Beneath a Marble Sky
A Novel of the Taj Mahal
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Historical | Fiction
In 1632, the Emperor of Hindustan, Shah Jahan, overwhelmed
with grief over the death of his beloved wife, Mumatz Mahal,
commissioned the building of a grand mausoleum to symbolize
the greatness of their love. The story surrounding the
construction of the Taj Mahal occurs, however, against a
scrim of fratricidal war, murderous rebellion, unimaginable
wealth, and, not least of all, religious fundamentalism
ruthlessly opposing tolerance and coexistence between the
disparate peoples in the empire.
At that time, Hindustan comprised all of modern Pakistan and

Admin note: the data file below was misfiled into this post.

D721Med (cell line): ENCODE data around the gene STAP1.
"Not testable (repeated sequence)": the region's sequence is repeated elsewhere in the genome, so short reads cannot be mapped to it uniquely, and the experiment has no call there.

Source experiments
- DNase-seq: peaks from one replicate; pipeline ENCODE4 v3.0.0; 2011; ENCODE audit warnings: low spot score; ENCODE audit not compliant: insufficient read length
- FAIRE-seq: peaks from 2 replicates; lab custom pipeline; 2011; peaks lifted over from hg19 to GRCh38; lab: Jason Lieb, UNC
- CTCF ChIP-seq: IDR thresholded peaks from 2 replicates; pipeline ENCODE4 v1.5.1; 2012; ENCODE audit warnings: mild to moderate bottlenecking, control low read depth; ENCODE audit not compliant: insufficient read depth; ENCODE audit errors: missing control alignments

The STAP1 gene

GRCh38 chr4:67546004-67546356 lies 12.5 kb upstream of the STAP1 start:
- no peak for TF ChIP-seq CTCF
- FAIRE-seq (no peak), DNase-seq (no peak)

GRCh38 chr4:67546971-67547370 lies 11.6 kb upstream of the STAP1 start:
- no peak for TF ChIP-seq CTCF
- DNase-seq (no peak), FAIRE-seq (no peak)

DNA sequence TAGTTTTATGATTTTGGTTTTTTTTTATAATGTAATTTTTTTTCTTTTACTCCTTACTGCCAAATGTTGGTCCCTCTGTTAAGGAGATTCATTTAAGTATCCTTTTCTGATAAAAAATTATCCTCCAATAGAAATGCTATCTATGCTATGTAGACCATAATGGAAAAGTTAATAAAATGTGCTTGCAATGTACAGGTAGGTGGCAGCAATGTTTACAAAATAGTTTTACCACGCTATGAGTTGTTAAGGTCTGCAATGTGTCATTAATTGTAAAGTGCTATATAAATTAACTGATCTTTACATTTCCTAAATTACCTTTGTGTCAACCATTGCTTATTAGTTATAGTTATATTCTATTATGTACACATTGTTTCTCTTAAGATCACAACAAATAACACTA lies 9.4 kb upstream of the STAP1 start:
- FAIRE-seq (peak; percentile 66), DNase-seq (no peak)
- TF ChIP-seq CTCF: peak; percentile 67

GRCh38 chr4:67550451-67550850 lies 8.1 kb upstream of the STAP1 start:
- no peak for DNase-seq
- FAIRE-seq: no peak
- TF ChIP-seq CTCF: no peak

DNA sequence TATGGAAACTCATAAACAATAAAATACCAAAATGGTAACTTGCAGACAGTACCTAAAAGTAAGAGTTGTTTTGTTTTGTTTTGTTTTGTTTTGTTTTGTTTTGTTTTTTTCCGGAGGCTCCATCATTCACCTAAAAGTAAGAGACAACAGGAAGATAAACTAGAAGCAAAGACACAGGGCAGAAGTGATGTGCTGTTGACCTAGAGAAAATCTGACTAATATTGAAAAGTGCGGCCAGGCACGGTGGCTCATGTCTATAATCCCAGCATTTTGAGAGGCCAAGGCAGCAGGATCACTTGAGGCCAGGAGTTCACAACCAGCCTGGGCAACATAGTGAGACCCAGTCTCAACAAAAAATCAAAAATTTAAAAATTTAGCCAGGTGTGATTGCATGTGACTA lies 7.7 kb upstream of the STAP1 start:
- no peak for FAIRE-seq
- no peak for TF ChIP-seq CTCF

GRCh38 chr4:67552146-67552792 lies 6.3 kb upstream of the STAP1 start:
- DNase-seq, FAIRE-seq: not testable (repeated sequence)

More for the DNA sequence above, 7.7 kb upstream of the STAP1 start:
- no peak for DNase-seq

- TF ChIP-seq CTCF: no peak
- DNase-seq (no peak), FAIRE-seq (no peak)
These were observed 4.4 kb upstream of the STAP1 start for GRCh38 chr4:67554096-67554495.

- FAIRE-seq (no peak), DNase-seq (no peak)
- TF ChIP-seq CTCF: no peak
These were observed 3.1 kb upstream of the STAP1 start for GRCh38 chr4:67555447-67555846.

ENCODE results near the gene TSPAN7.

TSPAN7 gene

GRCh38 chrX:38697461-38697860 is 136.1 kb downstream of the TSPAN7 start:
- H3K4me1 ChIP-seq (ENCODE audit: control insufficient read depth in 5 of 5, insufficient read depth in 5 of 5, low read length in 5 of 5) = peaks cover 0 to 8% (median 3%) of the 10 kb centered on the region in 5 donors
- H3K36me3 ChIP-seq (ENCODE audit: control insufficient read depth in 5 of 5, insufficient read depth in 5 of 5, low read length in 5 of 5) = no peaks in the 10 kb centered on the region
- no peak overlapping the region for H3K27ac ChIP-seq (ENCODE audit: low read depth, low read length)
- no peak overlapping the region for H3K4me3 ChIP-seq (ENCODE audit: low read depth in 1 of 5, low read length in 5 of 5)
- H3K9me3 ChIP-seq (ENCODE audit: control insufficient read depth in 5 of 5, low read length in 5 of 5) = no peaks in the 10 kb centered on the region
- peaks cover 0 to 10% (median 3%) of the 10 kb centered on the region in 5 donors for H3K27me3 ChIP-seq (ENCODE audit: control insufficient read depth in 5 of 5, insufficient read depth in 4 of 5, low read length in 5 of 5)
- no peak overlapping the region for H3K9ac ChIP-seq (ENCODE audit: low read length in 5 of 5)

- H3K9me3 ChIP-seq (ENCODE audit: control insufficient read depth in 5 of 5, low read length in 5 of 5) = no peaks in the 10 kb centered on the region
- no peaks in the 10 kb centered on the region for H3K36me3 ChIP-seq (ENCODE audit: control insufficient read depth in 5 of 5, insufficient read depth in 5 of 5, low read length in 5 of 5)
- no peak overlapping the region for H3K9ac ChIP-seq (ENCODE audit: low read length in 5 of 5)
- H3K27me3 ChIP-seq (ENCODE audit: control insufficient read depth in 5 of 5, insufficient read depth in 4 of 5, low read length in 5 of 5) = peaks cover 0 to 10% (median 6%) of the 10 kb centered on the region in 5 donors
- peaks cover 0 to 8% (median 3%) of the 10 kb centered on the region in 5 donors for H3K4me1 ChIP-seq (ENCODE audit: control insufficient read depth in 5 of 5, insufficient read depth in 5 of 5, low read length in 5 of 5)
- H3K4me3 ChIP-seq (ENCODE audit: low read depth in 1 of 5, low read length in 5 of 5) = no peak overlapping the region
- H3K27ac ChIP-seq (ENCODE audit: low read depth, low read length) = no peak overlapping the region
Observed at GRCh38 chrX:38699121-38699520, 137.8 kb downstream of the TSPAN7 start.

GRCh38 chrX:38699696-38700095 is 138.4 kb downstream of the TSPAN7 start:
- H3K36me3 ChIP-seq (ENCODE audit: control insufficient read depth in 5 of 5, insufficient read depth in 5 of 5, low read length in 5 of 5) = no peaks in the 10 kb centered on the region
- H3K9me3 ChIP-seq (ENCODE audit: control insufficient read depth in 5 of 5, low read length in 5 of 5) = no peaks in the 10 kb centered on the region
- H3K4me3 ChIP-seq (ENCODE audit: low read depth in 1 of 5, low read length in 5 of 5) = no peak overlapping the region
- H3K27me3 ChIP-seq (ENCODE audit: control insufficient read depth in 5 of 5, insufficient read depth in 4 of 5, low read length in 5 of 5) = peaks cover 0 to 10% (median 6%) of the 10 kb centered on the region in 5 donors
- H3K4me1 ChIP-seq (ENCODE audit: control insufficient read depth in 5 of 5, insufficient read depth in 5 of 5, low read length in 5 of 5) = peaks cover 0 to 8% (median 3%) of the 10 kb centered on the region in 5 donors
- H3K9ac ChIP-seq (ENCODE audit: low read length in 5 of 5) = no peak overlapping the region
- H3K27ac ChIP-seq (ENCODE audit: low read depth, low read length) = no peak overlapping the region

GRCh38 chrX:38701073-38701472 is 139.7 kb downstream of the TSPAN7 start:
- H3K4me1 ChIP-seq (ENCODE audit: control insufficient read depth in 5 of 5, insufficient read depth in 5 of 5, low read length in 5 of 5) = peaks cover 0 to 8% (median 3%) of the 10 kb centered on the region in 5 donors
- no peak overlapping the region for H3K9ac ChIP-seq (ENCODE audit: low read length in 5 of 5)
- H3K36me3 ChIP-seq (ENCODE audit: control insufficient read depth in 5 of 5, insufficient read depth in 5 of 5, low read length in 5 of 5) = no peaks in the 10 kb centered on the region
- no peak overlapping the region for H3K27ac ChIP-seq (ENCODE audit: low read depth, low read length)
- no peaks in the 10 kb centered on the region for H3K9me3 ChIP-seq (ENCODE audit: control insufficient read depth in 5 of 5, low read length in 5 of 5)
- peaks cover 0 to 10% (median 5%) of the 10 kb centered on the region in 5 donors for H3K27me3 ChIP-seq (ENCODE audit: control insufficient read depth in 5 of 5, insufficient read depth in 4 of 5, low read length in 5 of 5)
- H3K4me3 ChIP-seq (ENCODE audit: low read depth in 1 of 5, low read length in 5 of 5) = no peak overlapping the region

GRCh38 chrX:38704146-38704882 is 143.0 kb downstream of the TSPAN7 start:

Kashmir, most of eastern Afghanistan, and two-thirds of the
Indian subcontinent (roughly north of Bombay to the Himalayas).
Beneath a Marble Sky—narrated by Princess Jahanara, eldest
daughter of Shah Jahan and Mumtaz Mahal—recounts their
story, and her own as well, a parallel tale of forbidden
love enduring censure and extreme deprivations. Beneath a
Marble Sky brims with action and intrigue befitting an epic
era when, alongside continuous war, architecture and its
attendant arts reached a pinnacle of perfection.
In a splendid debut, John Shors has crafted an immensely
readable and well-researched historical novel of
surprisingly contemporary relevance.
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